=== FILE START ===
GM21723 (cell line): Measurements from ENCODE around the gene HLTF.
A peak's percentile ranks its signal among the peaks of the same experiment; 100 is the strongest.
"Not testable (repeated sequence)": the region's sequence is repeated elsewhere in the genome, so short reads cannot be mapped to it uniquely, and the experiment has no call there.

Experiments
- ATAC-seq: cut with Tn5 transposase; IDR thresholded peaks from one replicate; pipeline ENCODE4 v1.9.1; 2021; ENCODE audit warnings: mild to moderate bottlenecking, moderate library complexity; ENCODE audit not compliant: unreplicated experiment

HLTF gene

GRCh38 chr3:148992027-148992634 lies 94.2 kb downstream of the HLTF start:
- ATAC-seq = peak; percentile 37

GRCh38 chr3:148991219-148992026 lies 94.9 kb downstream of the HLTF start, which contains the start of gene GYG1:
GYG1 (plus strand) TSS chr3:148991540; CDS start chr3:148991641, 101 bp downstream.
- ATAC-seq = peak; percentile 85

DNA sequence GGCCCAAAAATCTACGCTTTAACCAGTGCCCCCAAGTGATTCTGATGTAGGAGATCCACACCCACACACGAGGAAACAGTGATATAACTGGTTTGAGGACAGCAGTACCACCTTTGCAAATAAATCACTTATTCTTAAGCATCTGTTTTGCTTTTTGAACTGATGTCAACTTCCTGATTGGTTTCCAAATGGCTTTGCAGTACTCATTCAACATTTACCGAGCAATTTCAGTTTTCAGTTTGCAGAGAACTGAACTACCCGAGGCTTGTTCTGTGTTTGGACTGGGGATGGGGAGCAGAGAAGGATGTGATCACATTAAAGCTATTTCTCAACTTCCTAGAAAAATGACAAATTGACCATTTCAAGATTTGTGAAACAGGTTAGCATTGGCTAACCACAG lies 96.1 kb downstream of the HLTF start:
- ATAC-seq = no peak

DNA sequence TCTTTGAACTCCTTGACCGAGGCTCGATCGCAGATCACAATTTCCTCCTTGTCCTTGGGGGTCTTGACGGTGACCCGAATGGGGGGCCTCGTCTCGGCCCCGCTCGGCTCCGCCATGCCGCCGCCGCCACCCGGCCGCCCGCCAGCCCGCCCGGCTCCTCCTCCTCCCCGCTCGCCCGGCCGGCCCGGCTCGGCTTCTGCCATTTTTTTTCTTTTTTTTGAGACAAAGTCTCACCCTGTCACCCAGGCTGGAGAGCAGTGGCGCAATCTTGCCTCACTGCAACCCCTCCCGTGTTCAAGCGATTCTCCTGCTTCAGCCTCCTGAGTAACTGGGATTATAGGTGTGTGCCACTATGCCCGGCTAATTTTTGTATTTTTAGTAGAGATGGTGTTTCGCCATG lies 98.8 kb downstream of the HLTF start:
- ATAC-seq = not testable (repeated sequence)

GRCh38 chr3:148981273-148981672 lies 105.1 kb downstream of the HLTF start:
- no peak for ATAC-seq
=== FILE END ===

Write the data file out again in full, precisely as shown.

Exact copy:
GM21723 (cell line): Measurements from ENCODE around the gene HLTF.
A peak's percentile ranks its signal among the peaks of the same experiment; 100 is the strongest.
"Not testable (repeated sequence)": the region's sequence is repeated elsewhere in the genome, so short reads cannot be mapped to it uniquely, and the experiment has no call there.

Experiments
- ATAC-seq: cut with Tn5 transposase; IDR thresholded peaks from one replicate; pipeline ENCODE4 v1.9.1; 2021; ENCODE audit warnings: mild to moderate bottlenecking, moderate library complexity; ENCODE audit not compliant: unreplicated experiment

HLTF gene

GRCh38 chr3:148992027-148992634 lies 94.2 kb downstream of the HLTF start:
- ATAC-seq = peak; percentile 37

GRCh38 chr3:148991219-148992026 lies 94.9 kb downstream of the HLTF start, which contains the start of gene GYG1:
GYG1 (plus strand) TSS chr3:148991540; CDS start chr3:148991641, 101 bp downstream.
- ATAC-seq = peak; percentile 85

DNA sequence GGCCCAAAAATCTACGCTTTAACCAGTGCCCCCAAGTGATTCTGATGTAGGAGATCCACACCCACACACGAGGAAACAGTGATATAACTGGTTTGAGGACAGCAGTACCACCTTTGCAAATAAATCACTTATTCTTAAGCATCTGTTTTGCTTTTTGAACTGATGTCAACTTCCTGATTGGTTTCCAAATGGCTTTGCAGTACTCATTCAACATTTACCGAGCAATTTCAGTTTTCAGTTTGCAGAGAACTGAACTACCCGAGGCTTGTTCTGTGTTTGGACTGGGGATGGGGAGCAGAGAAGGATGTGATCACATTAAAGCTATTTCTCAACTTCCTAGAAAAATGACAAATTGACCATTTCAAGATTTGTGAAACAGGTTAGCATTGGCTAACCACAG lies 96.1 kb downstream of the HLTF start:
- ATAC-seq = no peak

DNA sequence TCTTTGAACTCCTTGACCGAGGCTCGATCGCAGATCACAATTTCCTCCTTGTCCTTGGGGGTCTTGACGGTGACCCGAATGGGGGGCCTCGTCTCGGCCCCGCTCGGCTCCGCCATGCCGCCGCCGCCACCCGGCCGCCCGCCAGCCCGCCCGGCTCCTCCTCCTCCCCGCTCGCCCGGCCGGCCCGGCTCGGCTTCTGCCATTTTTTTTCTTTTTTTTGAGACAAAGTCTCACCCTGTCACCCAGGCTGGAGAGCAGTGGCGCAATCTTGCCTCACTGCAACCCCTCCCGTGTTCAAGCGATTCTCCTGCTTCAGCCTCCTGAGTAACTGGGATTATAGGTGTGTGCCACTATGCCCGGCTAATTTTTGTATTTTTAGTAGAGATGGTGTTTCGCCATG lies 98.8 kb downstream of the HLTF start:
- ATAC-seq = not testable (repeated sequence)

GRCh38 chr3:148981273-148981672 lies 105.1 kb downstream of the HLTF start:
- no peak for ATAC-seq